I was in the car with my husband yesterday, Thomson Twins jangling in the background, when I started to think of what it means to be untethered.  I am parentless, floating without the anchors that rooted my bones to the earth, my blood to the sky. My identity was already fractured, unstable at best, but now I become the definition of loss each time I open my eyes to inhale the sun, each time I close them again to swallow the moon.  I have been emptied out so many times, turning to the memory of voices that fade with the passing of years.  I became old when I should have been steeped in youth, threw my eyes into the grave, forgot how to look to the sky for solace, for discovery.  I am recognized by the shape of my diseases, ailments that strangle my determination, but I don’t recognize my own face. I am the word on the page that erases itself but never stops searching for sound. I am a war, a need to be invisible and seen, to be silence and noise. Is this what it means to be untethered?

All I Have Right Now is Poetry

It has been a turbulent year. I haven’t done a lot of writing and almost no submitting, but I did have a few poems come out this month. Right now, it is all I have to share.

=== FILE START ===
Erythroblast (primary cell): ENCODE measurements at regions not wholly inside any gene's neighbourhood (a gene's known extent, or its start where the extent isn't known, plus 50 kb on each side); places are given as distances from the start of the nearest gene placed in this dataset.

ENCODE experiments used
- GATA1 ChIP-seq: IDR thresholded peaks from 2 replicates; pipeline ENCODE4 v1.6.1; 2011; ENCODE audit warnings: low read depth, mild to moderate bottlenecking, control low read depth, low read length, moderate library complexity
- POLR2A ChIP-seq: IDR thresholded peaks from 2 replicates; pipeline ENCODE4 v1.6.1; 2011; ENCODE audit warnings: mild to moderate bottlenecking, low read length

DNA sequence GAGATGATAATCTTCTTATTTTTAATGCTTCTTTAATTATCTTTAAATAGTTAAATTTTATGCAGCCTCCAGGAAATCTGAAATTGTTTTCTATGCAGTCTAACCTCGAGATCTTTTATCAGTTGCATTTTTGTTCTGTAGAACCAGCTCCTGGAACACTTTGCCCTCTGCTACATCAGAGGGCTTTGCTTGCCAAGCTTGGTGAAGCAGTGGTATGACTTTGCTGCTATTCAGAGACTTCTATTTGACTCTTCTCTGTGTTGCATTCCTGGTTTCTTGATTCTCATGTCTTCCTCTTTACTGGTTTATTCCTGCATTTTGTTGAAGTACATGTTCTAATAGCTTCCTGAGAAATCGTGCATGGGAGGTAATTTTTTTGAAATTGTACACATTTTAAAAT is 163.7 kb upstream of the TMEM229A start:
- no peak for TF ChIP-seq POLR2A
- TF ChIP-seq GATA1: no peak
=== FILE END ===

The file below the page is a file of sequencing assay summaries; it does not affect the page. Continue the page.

I already shared the poem in Orange Blossom Review, but if you would like to have another peek, you can do so here. My poem “Wax” appeared in Fresh Air Poetry, a new publication from the former editor of Amaryllis, Stephen Daniels. I also have a poem in this months Burning House Press that you can read here.

I Am Not Blind When I Close My Eyes

I have been writing about a storm, hiding behind the clamor of the rain. I have been watching my feelings twist into the drain, willing away their texture and weight. It is futile; this hiding, this twisting, this willing away. I am sinking but standing still, static but being torn to pieces. I can no longer see who I was and I can’t remember who I wanted to become. I used to feel the fleeting joy of sparks on my fingertips. Now, it is just a dullness, an ache. All I want to do is run away. The gloom swallows my steps every time I try and escape.